The Hornets fell to the Boston Celtics108-98 on Monday night. Isaiah Thomas and his patented fourth-quarter scoring (he averages a league-high 10.1 points per game in that frame) led Boston to a home victory. It’s their third consecutive win.
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Meanwhile, Charlotte completed a winless five-game road trip. They also lost their seventh game in the last eight. They fall to 20-21 on the season, a half-game behind the Milwaukee Bucks for the final Eastern Conference playoff spot.
The Charlotte Hornets have come a long way since their infamous 7-59 2011-12 season as the Charlotte Bobcats. The team has made two postseasons since then, with the opportunity this year to make a third.
However, their winless record against the East’s beasts shows that the Charlotte Hornets have hit a ceiling for how productive they can be. Moving into that tier with those franchises is going to require them to make a key transaction or two in the near future.
The Hornets perform well in a number of facets. Knowing which ones they’re good at can give a better understanding as to what type of player the team needs.
Kemba Walker is having a strong season as the team’s lead guard. Walker averages 23.0 points (a career-high), 5.4 assists, 4.2 rebounds, and 1.3 steals per game. He could very well find himself at the All-Star Game in New Orleans next month.
Charlotte also concedes the third-fewest turnovers per game in the league (12.0). They even did well to hang on to the ball during their recent losing skid. The Hornets averaged just 12.2 turnovers per game over their last five games.
The team can also get to the line while preventing their opponents from doing likewise. The Hornets are second in free throw rate (.234) while also being first in the NBA in opponent free throw rate (.164).
The Hornets possess strong rim protection. The team holds opponents to 56.5 percent on shots within five feet of the rim.
A lead guard, smart ball-handling, minimal fouling and rim protection are key attributes for any contender. However, there are still a number of things keeping the Charlotte Hornets from getting to the next level.
Their perimeter defense is wildly inconsistent. The Hornets have kept teams to less than 35 percent shooting on 17 nights this season. They’re 11-4 in those games. At the same time, they have conceded 10 made three-pointers or more 25 times. They are 8-17 in those games.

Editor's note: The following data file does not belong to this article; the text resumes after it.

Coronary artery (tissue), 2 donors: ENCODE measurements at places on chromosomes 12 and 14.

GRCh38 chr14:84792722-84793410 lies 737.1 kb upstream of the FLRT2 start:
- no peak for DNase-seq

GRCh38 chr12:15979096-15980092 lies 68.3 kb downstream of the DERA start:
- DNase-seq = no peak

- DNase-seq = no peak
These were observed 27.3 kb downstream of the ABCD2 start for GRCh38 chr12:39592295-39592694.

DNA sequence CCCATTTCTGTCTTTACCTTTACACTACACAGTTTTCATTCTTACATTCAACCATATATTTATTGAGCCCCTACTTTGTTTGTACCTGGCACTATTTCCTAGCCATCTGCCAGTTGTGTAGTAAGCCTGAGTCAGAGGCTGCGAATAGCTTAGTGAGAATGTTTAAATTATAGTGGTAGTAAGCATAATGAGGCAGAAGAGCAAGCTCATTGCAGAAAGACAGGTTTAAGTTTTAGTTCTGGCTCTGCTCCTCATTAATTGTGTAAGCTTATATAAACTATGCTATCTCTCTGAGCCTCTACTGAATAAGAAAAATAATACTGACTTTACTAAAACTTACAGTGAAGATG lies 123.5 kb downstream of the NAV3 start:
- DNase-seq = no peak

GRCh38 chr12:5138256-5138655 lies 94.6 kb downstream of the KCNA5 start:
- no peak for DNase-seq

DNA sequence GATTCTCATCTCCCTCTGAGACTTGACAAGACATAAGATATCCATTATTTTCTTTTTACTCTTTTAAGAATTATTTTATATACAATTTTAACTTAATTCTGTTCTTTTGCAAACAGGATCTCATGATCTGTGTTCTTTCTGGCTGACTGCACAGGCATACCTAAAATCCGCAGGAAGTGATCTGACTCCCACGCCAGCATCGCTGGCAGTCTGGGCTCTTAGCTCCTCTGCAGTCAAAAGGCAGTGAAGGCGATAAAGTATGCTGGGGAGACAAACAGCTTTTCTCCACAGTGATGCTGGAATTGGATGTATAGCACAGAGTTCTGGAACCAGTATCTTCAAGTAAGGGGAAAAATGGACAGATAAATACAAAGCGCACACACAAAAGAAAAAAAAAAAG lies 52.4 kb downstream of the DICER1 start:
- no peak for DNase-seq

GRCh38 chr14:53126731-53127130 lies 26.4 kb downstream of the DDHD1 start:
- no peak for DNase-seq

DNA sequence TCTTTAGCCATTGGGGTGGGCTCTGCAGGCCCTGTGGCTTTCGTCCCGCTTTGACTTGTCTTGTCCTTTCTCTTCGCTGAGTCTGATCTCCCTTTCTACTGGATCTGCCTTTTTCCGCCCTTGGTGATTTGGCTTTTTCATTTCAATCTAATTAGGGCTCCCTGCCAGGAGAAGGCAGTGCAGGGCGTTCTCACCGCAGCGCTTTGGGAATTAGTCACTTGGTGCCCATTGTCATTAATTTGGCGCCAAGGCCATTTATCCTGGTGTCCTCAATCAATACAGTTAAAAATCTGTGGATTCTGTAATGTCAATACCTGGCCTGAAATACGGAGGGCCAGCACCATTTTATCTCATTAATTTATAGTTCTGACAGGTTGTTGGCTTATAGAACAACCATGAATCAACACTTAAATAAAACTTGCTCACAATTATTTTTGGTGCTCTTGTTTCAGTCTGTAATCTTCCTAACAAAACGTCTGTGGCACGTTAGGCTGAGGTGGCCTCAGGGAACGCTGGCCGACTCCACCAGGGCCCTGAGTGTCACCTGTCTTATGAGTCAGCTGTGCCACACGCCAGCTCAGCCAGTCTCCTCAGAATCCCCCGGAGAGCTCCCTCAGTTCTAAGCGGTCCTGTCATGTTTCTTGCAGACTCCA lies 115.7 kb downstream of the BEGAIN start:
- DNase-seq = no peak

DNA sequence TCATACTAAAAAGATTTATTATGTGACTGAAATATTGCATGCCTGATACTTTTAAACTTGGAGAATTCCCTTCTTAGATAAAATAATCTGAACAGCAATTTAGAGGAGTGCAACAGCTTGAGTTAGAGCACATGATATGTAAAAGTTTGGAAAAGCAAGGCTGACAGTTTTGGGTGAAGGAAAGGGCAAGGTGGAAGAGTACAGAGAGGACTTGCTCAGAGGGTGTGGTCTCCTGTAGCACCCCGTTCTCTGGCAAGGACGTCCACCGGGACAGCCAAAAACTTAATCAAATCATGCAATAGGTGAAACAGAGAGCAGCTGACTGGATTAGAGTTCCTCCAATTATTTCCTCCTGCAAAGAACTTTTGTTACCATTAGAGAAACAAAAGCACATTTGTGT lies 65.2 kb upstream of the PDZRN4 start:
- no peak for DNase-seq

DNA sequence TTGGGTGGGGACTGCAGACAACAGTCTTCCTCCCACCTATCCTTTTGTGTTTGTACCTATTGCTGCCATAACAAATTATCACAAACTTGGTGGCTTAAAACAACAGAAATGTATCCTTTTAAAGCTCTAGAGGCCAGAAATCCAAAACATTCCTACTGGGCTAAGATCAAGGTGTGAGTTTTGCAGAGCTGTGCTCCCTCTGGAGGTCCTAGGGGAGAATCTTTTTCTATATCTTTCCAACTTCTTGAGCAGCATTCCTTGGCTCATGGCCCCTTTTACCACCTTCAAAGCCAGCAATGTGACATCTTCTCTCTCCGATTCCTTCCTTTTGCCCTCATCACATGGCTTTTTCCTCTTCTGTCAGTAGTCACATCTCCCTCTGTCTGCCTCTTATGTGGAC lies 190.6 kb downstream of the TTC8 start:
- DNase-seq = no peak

The ratings for the latter four players are good, but normally indicative of tertiary scoring options. The gap between the Hornets’ two most efficient players makes the need for a second star even more evident.
This had to be done almost out of necessity, as the team needed to ward off defections. Jeremy Lin, Al Jefferson and Courtney Lee all left over the course of last summer. Therefore, the Hornets had to dole out money to make sure the rest of their players remained in the Queen City.
While those moves are justifiable, it puts them in a bit of a financial bind. Currently, if all three contract options are picked up, the Hornets will have $4,298,660 more on their payroll next season despite four players coming off of the books.
Even if none of the options are picked up, that only frees up $9,007,261 in payroll.
In order to get a second scorer, they would most likely have to move one of the big contracts (besides Kemba Walker) that were recently signed. Figuring out what teams would want a Hornets player with a big salary that isn’t Walker is another story.
The Charlotte Hornets are a talented team that is currently in a rut. They have a number of good pieces, including an All-Star leader and good role players. But the team is still a player or two away from contending in the Eastern Conference.
Some financial chess will be required if the Hornets wish to accomplish that goal. It will most likely require them to lose one of their current core players. But sometimes a team has to take a small step back in order to keep moving forward.